Isla Amiga aka Ile a Rat
Isla Amiga or Ile-a-Rat is a tiny island about 40 minutes from the Labadie port. This gorgeous island is surrounded clear cyan-blue water with a backdrop of emerald-green hills. Here you can swim, snorkel, go for a walk, or feast on some freshly caught seafood.
Playa Cadras is another popular stop by boat on the tour of Labadie Bay. It is akin to some of the best beaches in South East Asia! Fine golden sand, greenish-blueish waters, surrounded on both sides by tree-covered hills. Here you can eat, swim, go kayaking, or go for a walk to explore.
Cap Haitian Nightlife
After a fun-filled day of beach hopping through Labadie Bay, we returned to Cap Haitian for dinner and nightlife activities. In Cap Haitian, you can walk around the main strip by the sea to check out the different restaurants and bars for food, drinks, and dancing! My personal favorite was Lakay Restaurant where locals come out for some great food and music. If you’re interested in exploring more of the Cap Haitian nightlife, I suggest visiting the following places:
- Hotel Satama — for cocktails with a view
- LaKay Restaurant — for dancing
- Cap Haitian Deli
Milot: La Citadelle & Sans Souci Palace
UNESCO World Heritage-listed La Citadelle sits up high at the top of Bonnet a L’Eveque Mountain, built as a fortress against French invasion. Completed in 1820, after the Haitian Revolution under King Henri Christophe’s reign, this mountain fortress is also a symbol of the world’s first black republic. Read more about La Citadelle here.
To get here, we drove to the town of Milot and from there began our ascension up the mountain by car. However, cars can only make it so far, so you must either hike the rest of the way for about 45 minutes or ride up a horse/donkey for 20 minutes ($10 to $15 USD + mandatory tips).
At the base of the mountains just before the start of the hike up to La Citadelle, are the ruins of the Sans Souci Palace. This majestic palace, completed in 1813, is also a UNESCO World Heritage Site. Unfortunately, in 1842 an earthquake destroyed much of the palace, and it was never rebuilt. But you can still take in much of the architecture as well as the breathtaking views of lush green hills through the windows of this magnificent castle. San Souci Palace was once thought to have rivalled the Palace of Versailles in awe and grandeur.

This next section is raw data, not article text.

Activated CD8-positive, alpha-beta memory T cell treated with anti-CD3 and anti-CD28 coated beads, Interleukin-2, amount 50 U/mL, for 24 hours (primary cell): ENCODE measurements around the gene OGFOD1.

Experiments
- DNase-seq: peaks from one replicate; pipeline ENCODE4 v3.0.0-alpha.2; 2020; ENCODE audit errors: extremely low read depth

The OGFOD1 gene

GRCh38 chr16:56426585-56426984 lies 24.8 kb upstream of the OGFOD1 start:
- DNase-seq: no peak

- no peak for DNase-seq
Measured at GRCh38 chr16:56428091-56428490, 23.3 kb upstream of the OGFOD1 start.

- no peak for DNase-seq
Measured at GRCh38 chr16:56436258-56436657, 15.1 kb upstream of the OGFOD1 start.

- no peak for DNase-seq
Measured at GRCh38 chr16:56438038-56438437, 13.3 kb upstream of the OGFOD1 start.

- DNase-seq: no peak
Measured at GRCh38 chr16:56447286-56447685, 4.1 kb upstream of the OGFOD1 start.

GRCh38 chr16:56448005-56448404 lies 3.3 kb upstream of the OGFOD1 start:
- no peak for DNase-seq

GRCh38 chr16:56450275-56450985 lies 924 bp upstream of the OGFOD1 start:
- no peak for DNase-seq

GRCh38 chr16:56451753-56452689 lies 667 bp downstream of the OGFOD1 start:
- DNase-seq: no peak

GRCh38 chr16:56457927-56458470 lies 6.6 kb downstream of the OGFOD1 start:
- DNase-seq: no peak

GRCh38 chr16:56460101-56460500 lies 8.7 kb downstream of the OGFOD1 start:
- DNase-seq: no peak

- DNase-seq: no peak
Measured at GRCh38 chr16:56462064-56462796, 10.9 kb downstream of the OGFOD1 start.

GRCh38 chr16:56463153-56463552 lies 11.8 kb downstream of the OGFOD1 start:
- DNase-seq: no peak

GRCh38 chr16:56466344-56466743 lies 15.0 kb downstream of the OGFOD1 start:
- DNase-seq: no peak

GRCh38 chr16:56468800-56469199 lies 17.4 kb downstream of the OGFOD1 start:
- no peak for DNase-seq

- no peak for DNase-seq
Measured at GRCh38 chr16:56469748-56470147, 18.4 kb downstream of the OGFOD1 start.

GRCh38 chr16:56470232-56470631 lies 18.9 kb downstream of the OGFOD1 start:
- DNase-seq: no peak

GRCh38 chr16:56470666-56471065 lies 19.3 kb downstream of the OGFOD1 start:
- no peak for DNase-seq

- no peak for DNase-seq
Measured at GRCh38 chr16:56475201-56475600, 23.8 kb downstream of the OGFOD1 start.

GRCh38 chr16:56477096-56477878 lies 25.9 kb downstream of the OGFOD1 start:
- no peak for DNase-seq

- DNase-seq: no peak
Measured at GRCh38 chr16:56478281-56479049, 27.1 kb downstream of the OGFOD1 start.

Where to Sleep in Cap Haitian
Please note that hotels in Haiti average to over $100 per night. Haiti is not a “low budget” destination. Here are the best hotels to stay in according to location, price, and quality:
- Hotel Mont Joli – $125/night
- Hôtel du Roi Christophe – $125/night
- Satama Hotel – $125/night
- Habitation des Lauriers – $60/night (this one is more affordable but harder to get to)
Tours with Atlas Travelers start at $400 USD per person. This is a pretty cost price considering that if I had solo traveled to Haiti it would have cost me much more money and time (researching, planning, and arranging logistics). Plus, I was traveling with seasoned guides from both the Dominican Republic and Haiti. If you’re interested in booking a tour, DominicanAbroad is collaborating with Atlas Travelers. You can email me for $20 off their tours or use code: DOMINICANABROAD when booking through them.
Communicating/Languages in Haiti
In this region of Haiti, it seemed like many people spoke some English, Spanish, and French in addition to Creole. So I got by very well, speaking to everyone with a mish-mash of those three languages and the occasional dash of Creole that I’d learned on the bus ride thanks to our guides.
Safety: Is Haiti Safe to Travel?
A lot of people fearfully warned me against traveling to Haiti, both Dominicans and foreigners alike. But I’d also met several travelers who’d gone and loved their time there. I also knew plenty of foreigners living and working in Haiti. To my surprise, Cap Haitian and the other parts of northern Haiti felt relatively safe. People with their cell phones in their hands, women walk home at night, and we never felt our safety threatened during our travels through Haiti.
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Interested in traveling the Dominican Republic?
Here are some of my travel blog posts on the Dominican Republic:
- Best Places In the Dominican Republic to Visit Beyond Punta Cana
- 10 Reasons to Visit Monte Cristi in the Dominican Republic
- A Guide to Moving to & Living in Santo Domingo
- Visiting the Three Eyes National Park (Los Tres Ojos) in Santo Domingo
- How to Get to Bahia de las Aguilas from Santo Domingo via Public Transportation
- Dominican Republic Road Trip to the Dominican Southwest (2018)
- I Caught the Dreaded Amoeba Parasite in DR: What Happened & How I Treated It
- Prejudices Against the Dominican Accent & Anti-Dominican Sentiment
- Why I am Dominican Abroad and Not American Abroad
- Hiking Pico Duarte in the Dominican Alps: Conquering the Tallest Mountain in the Caribbean